Bennett Law

From Wikipedia, the free encyclopedia
Jump to: navigation, search
For the concept in quantum information, see Bennett's laws

The Bennett Law was a controversial state law passed in Wisconsin in 1889 that required the use of English to teach major subjects in all public and private elementary and high schools. Because German Catholics and Lutherans each operated large numbers of parochial schools in the state where German was used in the classroom, it was bitterly resented by German-American (and some Norwegian) communities. Although the law was ultimately repealed, there were significant political repercussions, with the Republicans losing the governorship and the legislature, and the election of Democrats to the Senate and House of Representatives.

Background[edit]

The law seemed to be a noncontroversial effort to require school attendance when it passed, and few paid much attention to the language provision at first. Bennett himself was an Irish Catholic, an English-speaking group that competed for control of the Catholic Church against the Germans.[1][2] In practice, the law was never enforced. Republican politicians had long avoided antagonizing the Germans, since they had considerable support from German voters. However, in 1888 the professionals were pushed aside and the party nominated William D. Hoard, a dairy farmer with no political experience as governor. He found the opposition of the Germans to the Bennett Law an insult to the English language and tried to mobilize the English-speaking population of the state behind his reelection in 1890 by hammering at the necessity to have all children speak English.

As opposition swelled, Hoard escalated to a defense of the public school system (which was not under attack): "The little schoolhouse--stand by it!" he cried out. Hoard ridiculed the Germans by claiming that he was the better guardian of their children than their parents or pastors. Hoard counted votes and thought he had a winning coalition by whipping up nativist distrust of Germania as anti-American. In Milwaukee, a predominantly German city, Hoard attacked Germania and religion:

"We must fight alienism and selfish ecclesiasticism.... The parents, the pastors and the church have entered into a conspiracy to darken the understanding of the children, who are denied by cupidity and bigotry the privilege of even the free schools of the state."[3]

The Germans were incensed at the blatant attack not only on their language and culture but also on their religion and the parochial schools were set up and funded by the parents in order to inculcate the community's religious values. Furthermore, the idea that the state could intervene in family life and tell children how to speak was intolerable.

By June 1890, the state's Missouri Synod and Wisconsin Synod (the main German Lutheran groups) had denounced the law. After strong lobbying by Catholic Archbishop Frederick Katzer of the Archdiocese of Milwaukee and other parochial leaders, Democrats, led by Yankee William F. Vilas took up the German cause and nominated Milwaukee Mayor George W. Peck, also a Yankee, for governor.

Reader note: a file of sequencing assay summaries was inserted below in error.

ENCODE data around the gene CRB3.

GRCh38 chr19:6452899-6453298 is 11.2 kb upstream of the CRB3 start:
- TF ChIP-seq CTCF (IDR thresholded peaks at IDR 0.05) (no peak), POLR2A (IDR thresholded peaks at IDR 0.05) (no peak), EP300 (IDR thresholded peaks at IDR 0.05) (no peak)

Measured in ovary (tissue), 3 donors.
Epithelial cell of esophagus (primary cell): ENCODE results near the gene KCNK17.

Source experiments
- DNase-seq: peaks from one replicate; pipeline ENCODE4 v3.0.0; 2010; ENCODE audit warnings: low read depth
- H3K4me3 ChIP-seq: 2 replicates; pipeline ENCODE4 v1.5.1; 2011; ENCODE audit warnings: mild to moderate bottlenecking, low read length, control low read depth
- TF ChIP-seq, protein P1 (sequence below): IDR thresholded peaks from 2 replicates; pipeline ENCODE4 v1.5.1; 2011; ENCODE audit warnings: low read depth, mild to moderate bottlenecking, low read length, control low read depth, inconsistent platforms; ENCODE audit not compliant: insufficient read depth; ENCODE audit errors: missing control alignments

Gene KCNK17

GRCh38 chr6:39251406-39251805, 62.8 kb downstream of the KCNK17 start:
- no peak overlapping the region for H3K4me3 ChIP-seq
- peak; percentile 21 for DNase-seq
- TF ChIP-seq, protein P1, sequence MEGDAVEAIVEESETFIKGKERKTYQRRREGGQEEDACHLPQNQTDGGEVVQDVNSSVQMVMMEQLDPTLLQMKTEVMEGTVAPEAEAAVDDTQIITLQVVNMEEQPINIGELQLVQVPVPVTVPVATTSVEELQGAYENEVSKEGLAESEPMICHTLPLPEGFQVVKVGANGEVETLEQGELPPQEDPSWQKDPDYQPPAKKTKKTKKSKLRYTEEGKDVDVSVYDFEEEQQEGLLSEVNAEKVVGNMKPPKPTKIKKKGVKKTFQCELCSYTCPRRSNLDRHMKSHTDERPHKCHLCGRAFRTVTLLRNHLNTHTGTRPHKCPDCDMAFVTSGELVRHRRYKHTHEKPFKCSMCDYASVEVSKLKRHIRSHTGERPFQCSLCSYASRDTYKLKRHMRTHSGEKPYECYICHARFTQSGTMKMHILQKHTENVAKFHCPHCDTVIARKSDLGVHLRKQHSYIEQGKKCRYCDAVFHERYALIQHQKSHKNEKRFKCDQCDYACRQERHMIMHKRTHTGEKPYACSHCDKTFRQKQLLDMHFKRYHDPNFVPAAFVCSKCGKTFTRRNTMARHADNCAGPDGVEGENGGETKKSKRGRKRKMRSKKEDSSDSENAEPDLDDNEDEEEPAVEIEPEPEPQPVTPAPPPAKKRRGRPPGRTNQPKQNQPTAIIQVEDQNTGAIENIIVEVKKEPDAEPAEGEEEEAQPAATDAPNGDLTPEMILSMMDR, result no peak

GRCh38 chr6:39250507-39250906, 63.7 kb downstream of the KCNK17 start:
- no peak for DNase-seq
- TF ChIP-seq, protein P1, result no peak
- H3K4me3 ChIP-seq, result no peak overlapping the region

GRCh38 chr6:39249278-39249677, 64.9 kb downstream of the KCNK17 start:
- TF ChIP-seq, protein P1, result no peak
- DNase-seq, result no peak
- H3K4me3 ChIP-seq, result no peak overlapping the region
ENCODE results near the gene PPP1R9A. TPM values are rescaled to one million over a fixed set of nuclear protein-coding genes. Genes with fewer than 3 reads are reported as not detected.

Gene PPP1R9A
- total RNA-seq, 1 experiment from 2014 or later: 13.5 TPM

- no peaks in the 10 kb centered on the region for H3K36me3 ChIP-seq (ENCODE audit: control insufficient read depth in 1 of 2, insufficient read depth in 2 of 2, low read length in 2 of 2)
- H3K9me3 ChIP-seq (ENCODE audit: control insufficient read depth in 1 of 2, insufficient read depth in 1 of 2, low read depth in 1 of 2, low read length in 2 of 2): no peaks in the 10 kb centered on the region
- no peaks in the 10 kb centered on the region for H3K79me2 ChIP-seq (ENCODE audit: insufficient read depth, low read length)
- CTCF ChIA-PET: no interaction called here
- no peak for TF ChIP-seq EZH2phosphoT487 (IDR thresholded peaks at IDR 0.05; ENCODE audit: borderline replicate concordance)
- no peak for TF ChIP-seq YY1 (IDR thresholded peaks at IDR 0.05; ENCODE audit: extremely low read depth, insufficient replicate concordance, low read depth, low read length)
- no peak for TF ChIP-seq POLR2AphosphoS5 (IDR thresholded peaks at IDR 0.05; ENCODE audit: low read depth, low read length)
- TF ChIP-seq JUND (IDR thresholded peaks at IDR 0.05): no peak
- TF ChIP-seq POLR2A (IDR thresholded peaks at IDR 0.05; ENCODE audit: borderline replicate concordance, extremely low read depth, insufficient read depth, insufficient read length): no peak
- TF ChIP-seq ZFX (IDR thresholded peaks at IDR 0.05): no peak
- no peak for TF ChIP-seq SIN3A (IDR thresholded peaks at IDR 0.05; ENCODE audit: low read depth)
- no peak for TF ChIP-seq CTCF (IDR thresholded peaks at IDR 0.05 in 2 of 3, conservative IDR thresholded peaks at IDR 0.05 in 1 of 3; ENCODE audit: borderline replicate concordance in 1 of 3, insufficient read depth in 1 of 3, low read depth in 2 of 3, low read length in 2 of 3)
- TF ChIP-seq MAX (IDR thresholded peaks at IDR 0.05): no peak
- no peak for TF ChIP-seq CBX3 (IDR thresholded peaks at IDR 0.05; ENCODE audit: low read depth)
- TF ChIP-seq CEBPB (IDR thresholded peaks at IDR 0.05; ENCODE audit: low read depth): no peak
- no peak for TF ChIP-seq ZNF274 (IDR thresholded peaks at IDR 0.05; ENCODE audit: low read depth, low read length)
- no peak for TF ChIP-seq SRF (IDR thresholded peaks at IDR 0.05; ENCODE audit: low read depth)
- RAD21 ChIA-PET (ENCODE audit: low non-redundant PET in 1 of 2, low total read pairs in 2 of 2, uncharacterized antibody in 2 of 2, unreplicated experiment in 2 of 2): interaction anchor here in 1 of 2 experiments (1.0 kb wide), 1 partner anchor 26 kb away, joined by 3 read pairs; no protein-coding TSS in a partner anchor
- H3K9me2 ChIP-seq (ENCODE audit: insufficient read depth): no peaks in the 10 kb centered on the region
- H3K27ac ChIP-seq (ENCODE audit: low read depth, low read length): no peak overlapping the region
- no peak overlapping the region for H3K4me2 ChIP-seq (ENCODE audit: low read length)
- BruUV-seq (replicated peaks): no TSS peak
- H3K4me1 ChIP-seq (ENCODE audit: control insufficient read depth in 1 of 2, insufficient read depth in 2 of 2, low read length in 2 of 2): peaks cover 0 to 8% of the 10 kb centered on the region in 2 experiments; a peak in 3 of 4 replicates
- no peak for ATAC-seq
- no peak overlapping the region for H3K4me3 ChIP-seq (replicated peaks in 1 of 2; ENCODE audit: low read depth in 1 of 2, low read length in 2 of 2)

Irish Catholics, who had been feuding with the Germans, generally supported the law, but the Germans organized thoroughly and supported Peck. Combined with popular reaction against the new Republican tariff, the result was a major victory for the Democrats, their first in decades in Wisconsin. The Edwards law was a similar law in Illinois, where the same forces were at work to produce a Democratic win.

The law was repealed in 1891, but Democrats used the memories to carry Wisconsin and Illinois in the 1892 presidential election. It was the last major attack on German language schools until 1914. In 1925 in Pierce v. Society of Sisters, the US Supreme Court made it clear that attacks on parochial schools violated the First Amendment.

See also[edit]

References[edit]

  1. ^ Jørn Brøndal (2004). Ethnic Leadership and Midwestern Politics: Scandinavian Americans and the Progressive Movement in Wisconsin, 1890-1914. Northfield, Minn: Norwegian-American Historical Association. p. 50. 
  2. ^ Joan M. Jensen (2006). Calling This Place Home: Women on the Wisconsin Frontier, 1850-1925. Minnesota Historical Society. p. 329. 
  3. ^ Quoted in Whyte, "The Bennett Law Campaign," p. 388

Further reading[edit]

  • Hunt, Thomas C. "The Bennett Law of 1890: Focus of Conflict between Church and State," Journal of Church and State, 23: 1 (Winter 1981): 69-93.
  • Jensen, Richard J. The Winning of the Midwest, 1888-1896 (1971).
  • Kellogg, Louise Phelps. "The Bennett Law in Wisconsin," Wisconsin Magazine of History, 2: 1 (September 1918).
  • Ulrich, Robert J. The Bennett Law of Eighteen Eighty-Nine: Education and Politics in Wisconsin (1981).
  • Whyte, William Foote. "The Bennett Law Campaign in Wisconsin," Wisconsin Magazine of History, 10: 4 (1926–1927).

External links[edit]